Marks & Spencer sits squarely in the mid-market. Because of this, it’s under constant attack from more specialist brands like Next (for families), John Lewis (for labels), Zara (for the career woman) and even New Look (for teenagers and young adults). The historical legacy of the Marks & Spencer brand is that, by default, it’s centred on a Middle England female customer. She’s not just more sophisticated than she was in the past – she’s now got a much wider choice of high street brands to choose from. However, a senior management reshuffle – especially the recent appointment of Janie Schaffer (formerly the chief of creative design at Victoria’s Secret) as director of lingerie and beauty – is a significant step towards helping the retailer recapture the hearts and minds of customers who have been shopping elsewhere.
Rafael Gilston is managing partner of Geek Brand Consulting.
Marks & Spencer remains a successful business, but it has clearly lost its way. Can it ever regain its former glory? Bluntly put, it is difficult to imagine. Part of the issue is competition: the clothing sector is far more competitive than it was in Marks & Spencer’s heyday. The retailer now finds itself somewhat stuck in the middle. Primark is nibbling at its heels at one end, with more premium players at the other. The days when M&S could dominate the clothing market have long since gone. Growing market share back to the levels it enjoyed 13 years ago seems an all but impossible task. Underlining this is the fact that Marks & Spencer is far too risk averse for a modern retailer, which prevents it from realigning itself with changing demand. Changing this culture is a Herculean task; a task which no one seems willing to undertake.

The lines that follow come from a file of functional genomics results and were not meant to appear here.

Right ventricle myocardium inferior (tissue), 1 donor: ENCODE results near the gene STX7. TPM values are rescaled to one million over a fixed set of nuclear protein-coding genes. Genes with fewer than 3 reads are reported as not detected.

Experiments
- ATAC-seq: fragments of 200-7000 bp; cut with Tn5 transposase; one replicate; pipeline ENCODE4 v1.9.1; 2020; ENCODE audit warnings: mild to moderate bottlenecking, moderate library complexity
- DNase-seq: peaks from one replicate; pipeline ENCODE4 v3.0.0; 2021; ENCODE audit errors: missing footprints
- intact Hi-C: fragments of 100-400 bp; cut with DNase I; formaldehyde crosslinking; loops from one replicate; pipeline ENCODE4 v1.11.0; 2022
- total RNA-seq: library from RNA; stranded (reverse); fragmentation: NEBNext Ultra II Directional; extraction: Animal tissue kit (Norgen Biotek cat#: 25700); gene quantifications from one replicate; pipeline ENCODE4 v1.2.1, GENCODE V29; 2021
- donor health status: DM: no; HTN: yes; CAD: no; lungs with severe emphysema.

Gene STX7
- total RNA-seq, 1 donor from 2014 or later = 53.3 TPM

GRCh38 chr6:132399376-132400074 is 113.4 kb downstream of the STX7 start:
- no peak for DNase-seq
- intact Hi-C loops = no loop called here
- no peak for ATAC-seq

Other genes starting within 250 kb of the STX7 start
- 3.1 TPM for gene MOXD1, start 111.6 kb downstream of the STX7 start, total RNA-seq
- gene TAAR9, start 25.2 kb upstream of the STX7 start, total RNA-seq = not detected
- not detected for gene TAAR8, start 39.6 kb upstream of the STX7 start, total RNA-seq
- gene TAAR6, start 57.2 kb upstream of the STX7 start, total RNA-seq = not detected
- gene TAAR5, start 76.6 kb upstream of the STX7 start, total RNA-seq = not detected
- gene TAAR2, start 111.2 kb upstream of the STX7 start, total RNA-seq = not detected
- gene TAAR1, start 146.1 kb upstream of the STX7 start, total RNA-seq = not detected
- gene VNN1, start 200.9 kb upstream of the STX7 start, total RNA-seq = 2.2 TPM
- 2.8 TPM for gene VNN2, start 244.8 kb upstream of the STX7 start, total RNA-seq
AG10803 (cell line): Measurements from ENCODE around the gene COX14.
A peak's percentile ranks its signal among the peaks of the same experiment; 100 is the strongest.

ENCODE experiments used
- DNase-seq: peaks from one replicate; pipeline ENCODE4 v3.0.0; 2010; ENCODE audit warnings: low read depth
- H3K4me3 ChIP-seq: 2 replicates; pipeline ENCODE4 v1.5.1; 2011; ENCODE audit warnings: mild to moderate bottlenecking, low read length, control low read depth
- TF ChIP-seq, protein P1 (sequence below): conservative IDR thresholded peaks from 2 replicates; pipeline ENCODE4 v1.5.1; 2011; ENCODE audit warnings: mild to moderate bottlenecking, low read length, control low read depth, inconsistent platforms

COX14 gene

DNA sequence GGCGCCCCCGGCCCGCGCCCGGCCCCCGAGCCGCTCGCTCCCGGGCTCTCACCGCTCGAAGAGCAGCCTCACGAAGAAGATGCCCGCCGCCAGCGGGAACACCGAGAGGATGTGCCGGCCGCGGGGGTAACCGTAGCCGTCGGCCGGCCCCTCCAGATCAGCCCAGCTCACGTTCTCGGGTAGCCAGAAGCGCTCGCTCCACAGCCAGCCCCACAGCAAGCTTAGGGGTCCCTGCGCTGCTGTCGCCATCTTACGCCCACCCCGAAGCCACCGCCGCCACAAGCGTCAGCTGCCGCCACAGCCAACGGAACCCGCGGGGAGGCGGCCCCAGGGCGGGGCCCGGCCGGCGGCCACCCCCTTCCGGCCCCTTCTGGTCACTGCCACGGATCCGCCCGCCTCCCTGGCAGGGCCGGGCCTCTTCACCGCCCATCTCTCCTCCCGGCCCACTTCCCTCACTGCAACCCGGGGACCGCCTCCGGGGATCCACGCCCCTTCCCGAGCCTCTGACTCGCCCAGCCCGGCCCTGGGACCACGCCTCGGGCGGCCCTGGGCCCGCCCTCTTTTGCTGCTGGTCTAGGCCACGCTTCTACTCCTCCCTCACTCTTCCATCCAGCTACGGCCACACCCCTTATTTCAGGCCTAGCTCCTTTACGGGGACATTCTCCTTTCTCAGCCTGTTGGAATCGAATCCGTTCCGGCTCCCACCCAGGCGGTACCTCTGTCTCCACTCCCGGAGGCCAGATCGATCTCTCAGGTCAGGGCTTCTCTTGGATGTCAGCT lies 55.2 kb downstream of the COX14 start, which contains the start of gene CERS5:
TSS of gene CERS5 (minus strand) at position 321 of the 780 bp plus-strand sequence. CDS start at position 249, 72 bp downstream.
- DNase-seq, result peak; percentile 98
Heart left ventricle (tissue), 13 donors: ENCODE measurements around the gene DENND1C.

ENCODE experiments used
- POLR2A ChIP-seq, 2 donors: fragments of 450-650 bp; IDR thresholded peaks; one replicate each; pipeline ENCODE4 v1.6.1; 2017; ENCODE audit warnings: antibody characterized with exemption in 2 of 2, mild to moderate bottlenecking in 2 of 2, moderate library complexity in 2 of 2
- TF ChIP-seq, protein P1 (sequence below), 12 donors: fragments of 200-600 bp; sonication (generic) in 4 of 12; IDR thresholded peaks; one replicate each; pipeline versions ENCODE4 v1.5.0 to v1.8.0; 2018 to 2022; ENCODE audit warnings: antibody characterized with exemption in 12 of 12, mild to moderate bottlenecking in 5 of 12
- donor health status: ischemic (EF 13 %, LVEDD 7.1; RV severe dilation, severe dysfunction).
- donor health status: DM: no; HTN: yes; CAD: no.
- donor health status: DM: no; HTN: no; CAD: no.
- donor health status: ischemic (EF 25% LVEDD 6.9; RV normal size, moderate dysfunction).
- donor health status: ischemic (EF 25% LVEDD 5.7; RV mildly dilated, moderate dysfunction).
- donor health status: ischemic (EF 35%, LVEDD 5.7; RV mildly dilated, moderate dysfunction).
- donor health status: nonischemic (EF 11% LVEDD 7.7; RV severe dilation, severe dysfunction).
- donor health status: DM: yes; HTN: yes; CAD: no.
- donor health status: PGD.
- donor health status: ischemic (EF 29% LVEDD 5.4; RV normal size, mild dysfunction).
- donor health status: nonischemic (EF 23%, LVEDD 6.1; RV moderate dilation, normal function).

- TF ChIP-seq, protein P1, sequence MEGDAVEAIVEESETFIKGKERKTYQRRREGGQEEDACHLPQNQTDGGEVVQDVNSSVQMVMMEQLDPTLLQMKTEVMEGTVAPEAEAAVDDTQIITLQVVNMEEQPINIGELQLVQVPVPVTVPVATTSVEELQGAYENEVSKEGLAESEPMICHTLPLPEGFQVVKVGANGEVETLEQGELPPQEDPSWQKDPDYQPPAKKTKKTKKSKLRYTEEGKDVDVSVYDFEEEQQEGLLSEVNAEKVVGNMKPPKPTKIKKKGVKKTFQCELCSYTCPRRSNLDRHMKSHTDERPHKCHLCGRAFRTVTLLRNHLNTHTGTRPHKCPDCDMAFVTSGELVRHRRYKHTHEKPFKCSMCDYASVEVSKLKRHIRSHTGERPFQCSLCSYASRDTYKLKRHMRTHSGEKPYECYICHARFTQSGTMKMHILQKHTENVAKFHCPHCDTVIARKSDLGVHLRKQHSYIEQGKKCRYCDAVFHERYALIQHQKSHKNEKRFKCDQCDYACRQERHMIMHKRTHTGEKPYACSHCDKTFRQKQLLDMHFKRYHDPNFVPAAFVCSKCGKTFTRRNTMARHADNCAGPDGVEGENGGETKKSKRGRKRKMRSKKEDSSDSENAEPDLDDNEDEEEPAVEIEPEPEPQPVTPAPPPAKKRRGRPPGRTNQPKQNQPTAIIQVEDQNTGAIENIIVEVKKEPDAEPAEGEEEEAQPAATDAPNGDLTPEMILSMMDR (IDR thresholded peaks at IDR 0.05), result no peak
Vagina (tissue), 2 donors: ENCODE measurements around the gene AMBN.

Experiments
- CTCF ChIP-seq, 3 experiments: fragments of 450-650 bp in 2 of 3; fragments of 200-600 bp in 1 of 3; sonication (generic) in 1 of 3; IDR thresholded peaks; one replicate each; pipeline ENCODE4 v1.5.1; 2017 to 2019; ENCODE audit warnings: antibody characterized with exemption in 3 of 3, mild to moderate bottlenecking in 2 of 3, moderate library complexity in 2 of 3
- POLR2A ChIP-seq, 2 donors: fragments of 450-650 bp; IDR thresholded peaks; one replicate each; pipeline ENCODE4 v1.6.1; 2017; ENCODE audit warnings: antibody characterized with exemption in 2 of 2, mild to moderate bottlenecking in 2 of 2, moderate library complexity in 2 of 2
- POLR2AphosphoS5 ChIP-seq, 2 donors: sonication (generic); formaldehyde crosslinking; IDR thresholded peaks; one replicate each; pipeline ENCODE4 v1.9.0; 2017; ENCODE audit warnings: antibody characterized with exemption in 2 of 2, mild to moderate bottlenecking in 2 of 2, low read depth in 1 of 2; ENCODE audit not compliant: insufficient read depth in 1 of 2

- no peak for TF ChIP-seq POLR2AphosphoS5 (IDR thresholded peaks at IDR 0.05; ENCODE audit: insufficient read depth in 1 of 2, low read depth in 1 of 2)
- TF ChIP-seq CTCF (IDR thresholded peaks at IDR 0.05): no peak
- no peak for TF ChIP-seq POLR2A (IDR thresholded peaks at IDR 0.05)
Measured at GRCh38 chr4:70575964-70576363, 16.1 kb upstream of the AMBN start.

Neil Saunders is managing director of Conlumino.